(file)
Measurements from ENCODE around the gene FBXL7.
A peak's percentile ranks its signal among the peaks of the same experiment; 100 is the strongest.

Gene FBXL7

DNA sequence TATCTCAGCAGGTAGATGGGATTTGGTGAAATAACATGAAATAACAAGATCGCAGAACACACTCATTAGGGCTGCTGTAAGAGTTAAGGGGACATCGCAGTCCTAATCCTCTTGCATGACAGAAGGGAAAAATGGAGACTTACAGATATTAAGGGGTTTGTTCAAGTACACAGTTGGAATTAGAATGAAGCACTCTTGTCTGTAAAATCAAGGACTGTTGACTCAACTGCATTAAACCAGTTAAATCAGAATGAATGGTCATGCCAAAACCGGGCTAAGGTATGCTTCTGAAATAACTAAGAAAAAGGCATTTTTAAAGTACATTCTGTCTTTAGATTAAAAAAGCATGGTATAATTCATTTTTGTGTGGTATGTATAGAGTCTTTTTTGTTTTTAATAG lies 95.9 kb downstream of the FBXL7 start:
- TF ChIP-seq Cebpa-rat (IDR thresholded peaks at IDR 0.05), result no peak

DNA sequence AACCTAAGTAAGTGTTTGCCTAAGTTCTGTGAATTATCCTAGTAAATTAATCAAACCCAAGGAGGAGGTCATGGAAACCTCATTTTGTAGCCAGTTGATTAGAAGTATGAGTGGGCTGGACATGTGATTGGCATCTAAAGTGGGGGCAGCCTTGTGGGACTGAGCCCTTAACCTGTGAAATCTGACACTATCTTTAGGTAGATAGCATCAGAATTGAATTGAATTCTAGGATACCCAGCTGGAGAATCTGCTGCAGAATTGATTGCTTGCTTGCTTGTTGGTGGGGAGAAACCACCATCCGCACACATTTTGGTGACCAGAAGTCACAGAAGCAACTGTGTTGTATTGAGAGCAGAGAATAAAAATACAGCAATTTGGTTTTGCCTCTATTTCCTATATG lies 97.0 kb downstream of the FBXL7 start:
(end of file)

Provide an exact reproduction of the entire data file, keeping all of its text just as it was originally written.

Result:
Measurements from ENCODE around the gene FBXL7.
A peak's percentile ranks its signal among the peaks of the same experiment; 100 is the strongest.

Gene FBXL7

DNA sequence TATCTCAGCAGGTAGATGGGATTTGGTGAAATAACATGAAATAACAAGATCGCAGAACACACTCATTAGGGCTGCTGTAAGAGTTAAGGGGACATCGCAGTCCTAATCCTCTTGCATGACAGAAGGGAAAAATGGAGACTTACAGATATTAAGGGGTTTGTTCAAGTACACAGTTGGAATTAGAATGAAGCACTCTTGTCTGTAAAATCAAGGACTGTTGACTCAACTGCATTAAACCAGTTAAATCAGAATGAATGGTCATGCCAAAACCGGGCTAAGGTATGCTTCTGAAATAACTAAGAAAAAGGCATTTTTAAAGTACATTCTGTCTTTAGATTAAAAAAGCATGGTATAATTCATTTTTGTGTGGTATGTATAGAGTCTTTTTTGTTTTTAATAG lies 95.9 kb downstream of the FBXL7 start:
- TF ChIP-seq Cebpa-rat (IDR thresholded peaks at IDR 0.05), result no peak

DNA sequence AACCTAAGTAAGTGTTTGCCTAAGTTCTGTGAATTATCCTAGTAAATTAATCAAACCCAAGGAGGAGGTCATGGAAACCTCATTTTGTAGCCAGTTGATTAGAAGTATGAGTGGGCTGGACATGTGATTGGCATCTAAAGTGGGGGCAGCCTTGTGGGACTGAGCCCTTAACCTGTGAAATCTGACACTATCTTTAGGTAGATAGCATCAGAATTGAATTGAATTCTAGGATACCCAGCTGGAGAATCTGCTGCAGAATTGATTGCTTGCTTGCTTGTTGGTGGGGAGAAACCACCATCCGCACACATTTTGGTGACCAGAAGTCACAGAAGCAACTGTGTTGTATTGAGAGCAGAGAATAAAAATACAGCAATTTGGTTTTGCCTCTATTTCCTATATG lies 97.0 kb downstream of the FBXL7 start: